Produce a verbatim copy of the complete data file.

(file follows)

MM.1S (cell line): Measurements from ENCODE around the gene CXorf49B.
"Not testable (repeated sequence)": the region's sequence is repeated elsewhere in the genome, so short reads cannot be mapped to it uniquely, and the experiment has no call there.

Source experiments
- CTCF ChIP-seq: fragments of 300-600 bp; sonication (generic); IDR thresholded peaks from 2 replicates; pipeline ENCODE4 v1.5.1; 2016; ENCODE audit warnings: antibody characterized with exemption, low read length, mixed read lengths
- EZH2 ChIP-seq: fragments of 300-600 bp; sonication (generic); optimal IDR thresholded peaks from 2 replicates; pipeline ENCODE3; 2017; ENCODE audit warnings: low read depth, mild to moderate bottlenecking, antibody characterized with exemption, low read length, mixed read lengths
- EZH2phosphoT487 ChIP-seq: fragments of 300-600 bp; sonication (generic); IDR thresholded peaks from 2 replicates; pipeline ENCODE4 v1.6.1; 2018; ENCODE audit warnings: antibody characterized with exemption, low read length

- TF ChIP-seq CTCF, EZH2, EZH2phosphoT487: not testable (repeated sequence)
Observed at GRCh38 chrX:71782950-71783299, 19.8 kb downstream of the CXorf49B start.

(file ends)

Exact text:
MM.1S (cell line): Measurements from ENCODE around the gene CXorf49B.
"Not testable (repeated sequence)": the region's sequence is repeated elsewhere in the genome, so short reads cannot be mapped to it uniquely, and the experiment has no call there.

Source experiments
- CTCF ChIP-seq: fragments of 300-600 bp; sonication (generic); IDR thresholded peaks from 2 replicates; pipeline ENCODE4 v1.5.1; 2016; ENCODE audit warnings: antibody characterized with exemption, low read length, mixed read lengths
- EZH2 ChIP-seq: fragments of 300-600 bp; sonication (generic); optimal IDR thresholded peaks from 2 replicates; pipeline ENCODE3; 2017; ENCODE audit warnings: low read depth, mild to moderate bottlenecking, antibody characterized with exemption, low read length, mixed read lengths
- EZH2phosphoT487 ChIP-seq: fragments of 300-600 bp; sonication (generic); IDR thresholded peaks from 2 replicates; pipeline ENCODE4 v1.6.1; 2018; ENCODE audit warnings: antibody characterized with exemption, low read length

- TF ChIP-seq CTCF, EZH2, EZH2phosphoT487: not testable (repeated sequence)
Observed at GRCh38 chrX:71782950-71783299, 19.8 kb downstream of the CXorf49B start.